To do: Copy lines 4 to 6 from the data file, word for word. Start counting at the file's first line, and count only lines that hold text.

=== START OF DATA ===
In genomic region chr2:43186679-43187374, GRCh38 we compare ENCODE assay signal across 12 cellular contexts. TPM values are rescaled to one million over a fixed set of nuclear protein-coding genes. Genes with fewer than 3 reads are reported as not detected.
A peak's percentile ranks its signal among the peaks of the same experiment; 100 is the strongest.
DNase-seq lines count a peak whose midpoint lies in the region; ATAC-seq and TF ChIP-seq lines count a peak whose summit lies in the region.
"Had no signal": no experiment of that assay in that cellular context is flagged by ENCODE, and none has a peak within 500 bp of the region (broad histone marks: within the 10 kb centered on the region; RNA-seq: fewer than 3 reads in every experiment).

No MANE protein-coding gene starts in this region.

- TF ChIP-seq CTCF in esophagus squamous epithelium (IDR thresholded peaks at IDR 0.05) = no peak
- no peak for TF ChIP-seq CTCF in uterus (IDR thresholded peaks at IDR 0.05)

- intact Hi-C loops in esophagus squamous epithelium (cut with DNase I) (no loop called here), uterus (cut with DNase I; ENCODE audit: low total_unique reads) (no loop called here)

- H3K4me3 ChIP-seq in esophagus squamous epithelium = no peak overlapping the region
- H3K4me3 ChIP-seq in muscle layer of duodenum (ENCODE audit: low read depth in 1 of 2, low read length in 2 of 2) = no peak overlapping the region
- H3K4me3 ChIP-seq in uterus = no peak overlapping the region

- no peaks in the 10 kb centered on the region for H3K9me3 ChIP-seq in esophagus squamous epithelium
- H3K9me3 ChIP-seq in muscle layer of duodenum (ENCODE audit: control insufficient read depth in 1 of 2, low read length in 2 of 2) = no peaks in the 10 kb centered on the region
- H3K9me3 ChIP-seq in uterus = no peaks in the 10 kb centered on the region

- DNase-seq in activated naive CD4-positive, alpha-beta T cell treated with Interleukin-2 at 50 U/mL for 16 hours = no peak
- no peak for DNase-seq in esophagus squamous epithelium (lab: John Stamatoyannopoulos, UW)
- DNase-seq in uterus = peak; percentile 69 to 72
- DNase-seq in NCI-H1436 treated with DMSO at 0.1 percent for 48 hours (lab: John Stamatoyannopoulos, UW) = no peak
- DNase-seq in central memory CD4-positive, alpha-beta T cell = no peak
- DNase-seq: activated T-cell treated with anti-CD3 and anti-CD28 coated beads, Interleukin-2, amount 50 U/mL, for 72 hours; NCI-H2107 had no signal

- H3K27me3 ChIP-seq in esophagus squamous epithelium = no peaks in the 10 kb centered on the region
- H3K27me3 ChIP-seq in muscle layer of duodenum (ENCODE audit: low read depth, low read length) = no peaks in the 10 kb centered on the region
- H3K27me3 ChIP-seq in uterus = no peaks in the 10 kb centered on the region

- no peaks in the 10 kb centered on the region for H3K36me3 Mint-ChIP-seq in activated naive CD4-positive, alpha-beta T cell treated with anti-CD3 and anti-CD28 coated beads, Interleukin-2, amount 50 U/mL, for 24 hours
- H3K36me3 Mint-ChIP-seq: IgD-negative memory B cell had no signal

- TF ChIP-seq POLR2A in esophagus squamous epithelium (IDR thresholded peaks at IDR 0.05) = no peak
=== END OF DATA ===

"Had no signal": no experiment of that assay in that cellular context is flagged by ENCODE, and none has a peak within 500 bp of the region (broad histone marks: within the 10 kb centered on the region; RNA-seq: fewer than 3 reads in every experiment).

No MANE protein-coding gene starts in this region.

- TF ChIP-seq CTCF in esophagus squamous epithelium (IDR thresholded peaks at IDR 0.05) = no peak